Change is a constant, it is the one thing we can always count on. Many times, we are prepared for changes such as a move, or a transition from the school year to a summer and vice versa. The most important thing we need to instill in our children as we help them learn to cope with change is that many changes we experience are good changes. Change is healthy.
Preparing our children for change is an important skill. It is beneficial to teach them at an early change as these changes are often easier to arrange. It is a skill that everyone has to learn and continue to work on. Below are some strategies to help teach and prepare your children to accept changes.
Give Notice in Advance
Begin by informing your children of the change. Be sure to talk to them about the change and what it means for them. If it is a change in their schedule let them know what to expect from this change. For example, if Mom will begin picking the child from school as opposed to another family member, be sure they are prepared and reminded of this. Give as much notice as you can and continue to remind them of the change. If you have a family calendar, a visual reminder like marking it on the calendar would be beneficial and serve as a reference point. For some children, having a countdown to something new may be exciting.
Answer Any Questions They May Have
Children are inquisitive by nature, they are constantly exploring and learning new things about their world every day. It is natural for them to have question about why a change is happening. Do your best to answer all of their questions to the best of your ability and understand that they may ask the same questions more than once. This is okay. Very similar to us adults, we sometimes need to hear things multiple times for it to really sink in and for us to understand.
Use small steps
Fading in large changes by dividing them into smaller changes may be helpful as well. For example, if your child is starting school full-time in the fall attending a day program a few days a week at first to get them use to the new routines would help with the shift. They could even start with half days and then transition to full days. If you need to change any daily routines, change only a part of the routine at a time. Once they are comfortable with one change, you can make additional changes following that need to be made.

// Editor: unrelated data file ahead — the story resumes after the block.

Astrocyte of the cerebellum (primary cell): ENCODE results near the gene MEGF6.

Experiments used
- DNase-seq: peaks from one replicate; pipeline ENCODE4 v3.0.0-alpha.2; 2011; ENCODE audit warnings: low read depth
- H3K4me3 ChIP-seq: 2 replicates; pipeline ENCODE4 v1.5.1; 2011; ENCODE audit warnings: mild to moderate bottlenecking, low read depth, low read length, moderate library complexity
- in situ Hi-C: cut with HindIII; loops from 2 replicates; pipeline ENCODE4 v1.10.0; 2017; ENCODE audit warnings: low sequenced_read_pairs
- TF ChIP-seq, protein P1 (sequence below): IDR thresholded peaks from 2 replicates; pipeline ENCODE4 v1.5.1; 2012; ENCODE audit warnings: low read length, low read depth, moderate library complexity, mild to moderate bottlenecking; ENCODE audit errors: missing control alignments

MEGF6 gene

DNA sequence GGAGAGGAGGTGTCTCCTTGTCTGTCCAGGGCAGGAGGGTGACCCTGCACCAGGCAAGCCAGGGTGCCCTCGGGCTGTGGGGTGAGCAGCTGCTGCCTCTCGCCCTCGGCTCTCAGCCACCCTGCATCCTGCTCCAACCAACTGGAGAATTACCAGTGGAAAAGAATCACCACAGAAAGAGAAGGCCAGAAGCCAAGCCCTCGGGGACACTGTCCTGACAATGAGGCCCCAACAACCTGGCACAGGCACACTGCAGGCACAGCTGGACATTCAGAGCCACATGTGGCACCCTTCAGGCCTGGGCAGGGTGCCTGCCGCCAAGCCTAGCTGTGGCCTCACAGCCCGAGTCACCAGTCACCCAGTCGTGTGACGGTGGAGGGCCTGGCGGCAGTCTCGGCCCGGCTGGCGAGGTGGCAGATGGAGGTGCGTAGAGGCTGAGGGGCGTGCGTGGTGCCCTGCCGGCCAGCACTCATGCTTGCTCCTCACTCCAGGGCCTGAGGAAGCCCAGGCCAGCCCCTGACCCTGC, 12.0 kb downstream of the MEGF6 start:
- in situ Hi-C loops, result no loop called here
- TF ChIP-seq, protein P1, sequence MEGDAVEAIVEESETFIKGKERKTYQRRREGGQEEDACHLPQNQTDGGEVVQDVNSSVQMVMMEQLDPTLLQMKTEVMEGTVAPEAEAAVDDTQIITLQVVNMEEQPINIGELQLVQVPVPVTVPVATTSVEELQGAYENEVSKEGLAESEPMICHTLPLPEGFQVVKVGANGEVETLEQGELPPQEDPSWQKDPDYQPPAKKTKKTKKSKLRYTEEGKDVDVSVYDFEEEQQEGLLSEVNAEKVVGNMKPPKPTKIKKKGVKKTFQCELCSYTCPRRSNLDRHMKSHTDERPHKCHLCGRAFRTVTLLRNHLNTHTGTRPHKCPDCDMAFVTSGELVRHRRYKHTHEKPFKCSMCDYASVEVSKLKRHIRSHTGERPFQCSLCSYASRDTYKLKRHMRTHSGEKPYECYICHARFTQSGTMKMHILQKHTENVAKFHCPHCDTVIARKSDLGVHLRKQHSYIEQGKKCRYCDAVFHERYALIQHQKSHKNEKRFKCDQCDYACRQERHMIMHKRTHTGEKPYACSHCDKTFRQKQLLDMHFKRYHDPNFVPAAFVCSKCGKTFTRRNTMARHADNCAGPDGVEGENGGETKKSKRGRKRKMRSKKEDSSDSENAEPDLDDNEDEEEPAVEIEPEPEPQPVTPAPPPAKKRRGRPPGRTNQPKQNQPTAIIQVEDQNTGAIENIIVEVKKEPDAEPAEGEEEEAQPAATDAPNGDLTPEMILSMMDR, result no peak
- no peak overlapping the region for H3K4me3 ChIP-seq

One Environment Is Changing, Keep Other Environments the Same
This can be challenging if you are trying to prepare your children for a big change (i.e. a move to a different city or state) where everything will be changing for them. You can continue to keep smaller things the same, like a bedroom set up to try to recreate that in their new bedroom. Many children have items and toys that can be kept consistent in their new environment as well. Exploring your new environments together can be very beneficial as well teaching them that the changes bring new and exciting places and things to explore and enjoy.
Be Prepared to Embrace The Change
Preparing yourself to best understand that your child may have a difficult time with the changes. They need you to help them understand why change is something that we all should cope with and that some changes are more challenging than others. Be sure to give yourself additional time if you anticipate that the change in routine may upset your child and be sure to build in additional time to work through it.
Use the Resources
When searching “how to teach children about change” over 300,000,000 links come up from articles to blog from teachers and parents. Every child is different and some of these strategies may work for some children, but you know your child best. It is important that you find the strategy or strategies that will work best for your child.